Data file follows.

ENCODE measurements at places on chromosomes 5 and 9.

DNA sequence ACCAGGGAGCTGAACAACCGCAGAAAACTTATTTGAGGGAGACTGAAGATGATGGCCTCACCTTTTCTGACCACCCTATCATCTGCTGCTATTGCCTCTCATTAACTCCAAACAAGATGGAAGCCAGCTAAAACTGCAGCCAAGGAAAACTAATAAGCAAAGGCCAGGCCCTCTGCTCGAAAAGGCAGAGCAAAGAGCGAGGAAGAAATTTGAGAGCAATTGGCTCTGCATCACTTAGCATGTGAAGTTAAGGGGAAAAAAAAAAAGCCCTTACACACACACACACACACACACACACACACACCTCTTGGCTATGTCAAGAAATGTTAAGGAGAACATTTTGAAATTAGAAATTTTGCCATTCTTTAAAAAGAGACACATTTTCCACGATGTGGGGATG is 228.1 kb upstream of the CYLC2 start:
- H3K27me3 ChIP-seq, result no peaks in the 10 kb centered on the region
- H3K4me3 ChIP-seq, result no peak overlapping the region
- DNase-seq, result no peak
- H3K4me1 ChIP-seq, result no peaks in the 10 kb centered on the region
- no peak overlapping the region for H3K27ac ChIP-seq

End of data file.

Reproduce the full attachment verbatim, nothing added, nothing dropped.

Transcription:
ENCODE measurements at places on chromosomes 5 and 9.

DNA sequence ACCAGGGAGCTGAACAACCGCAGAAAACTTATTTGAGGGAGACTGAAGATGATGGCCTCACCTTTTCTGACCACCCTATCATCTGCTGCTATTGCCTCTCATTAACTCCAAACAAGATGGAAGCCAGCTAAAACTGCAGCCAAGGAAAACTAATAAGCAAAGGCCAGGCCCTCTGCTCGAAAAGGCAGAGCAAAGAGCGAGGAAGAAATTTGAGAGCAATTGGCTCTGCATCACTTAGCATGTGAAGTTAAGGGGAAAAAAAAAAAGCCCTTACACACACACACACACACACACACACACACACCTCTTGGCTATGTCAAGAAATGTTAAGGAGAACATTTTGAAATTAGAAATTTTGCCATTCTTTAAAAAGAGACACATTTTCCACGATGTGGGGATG is 228.1 kb upstream of the CYLC2 start:
- H3K27me3 ChIP-seq, result no peaks in the 10 kb centered on the region
- H3K4me3 ChIP-seq, result no peak overlapping the region
- DNase-seq, result no peak
- H3K4me1 ChIP-seq, result no peaks in the 10 kb centered on the region
- no peak overlapping the region for H3K27ac ChIP-seq